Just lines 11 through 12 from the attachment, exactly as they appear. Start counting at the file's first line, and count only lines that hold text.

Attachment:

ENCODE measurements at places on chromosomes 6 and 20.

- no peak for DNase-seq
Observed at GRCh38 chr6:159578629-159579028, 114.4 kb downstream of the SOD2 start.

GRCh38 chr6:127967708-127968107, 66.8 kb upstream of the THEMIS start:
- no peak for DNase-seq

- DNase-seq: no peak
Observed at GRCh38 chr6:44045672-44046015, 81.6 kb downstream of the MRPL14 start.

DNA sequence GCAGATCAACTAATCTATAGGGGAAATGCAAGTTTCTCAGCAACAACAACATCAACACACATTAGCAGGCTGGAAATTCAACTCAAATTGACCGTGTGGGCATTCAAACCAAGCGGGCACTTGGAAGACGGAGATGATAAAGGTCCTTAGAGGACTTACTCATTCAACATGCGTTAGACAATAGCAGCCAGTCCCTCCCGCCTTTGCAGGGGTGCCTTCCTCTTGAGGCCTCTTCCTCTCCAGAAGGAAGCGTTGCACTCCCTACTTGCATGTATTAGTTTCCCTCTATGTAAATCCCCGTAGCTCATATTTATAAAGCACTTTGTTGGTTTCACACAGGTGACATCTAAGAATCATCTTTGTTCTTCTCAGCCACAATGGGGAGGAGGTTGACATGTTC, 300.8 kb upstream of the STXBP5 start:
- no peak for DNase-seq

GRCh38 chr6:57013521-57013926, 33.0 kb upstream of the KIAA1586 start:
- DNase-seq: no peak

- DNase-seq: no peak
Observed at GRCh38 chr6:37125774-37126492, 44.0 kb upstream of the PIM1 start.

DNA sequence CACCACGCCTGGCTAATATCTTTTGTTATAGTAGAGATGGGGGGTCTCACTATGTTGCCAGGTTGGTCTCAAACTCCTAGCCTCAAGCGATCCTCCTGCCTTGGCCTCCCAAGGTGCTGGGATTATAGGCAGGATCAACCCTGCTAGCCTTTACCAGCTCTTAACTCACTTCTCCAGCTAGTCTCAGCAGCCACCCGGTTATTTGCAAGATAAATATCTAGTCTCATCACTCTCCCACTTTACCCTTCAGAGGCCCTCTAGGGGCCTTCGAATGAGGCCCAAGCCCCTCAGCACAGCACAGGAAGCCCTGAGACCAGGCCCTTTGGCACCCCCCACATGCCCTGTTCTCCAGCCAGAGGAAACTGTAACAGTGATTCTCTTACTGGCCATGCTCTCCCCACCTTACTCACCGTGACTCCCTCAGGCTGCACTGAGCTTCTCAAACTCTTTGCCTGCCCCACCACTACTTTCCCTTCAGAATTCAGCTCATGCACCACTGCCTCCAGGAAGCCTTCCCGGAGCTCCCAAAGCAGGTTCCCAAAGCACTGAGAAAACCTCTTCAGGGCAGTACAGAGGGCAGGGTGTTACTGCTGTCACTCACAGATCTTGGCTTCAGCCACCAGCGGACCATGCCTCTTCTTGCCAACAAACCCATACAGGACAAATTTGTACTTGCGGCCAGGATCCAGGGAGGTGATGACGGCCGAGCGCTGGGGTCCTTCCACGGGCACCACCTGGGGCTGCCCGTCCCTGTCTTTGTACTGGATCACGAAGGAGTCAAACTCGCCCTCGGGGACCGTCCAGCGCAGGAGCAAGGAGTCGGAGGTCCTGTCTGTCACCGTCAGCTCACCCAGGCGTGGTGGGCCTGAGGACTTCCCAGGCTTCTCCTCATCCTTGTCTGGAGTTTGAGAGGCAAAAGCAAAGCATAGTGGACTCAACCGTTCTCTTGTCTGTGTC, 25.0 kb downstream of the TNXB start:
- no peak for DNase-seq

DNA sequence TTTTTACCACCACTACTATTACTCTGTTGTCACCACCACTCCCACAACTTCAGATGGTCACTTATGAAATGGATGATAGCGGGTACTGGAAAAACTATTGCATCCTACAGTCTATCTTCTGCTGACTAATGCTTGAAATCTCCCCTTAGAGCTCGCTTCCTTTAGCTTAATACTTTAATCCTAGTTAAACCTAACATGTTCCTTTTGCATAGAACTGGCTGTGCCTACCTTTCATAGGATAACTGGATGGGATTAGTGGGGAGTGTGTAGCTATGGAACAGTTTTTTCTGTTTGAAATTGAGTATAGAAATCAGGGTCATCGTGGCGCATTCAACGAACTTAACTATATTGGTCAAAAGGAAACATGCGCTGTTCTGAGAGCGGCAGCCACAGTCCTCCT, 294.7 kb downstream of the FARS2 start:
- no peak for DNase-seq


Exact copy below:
- DNase-seq: no peak

- DNase-seq: no peak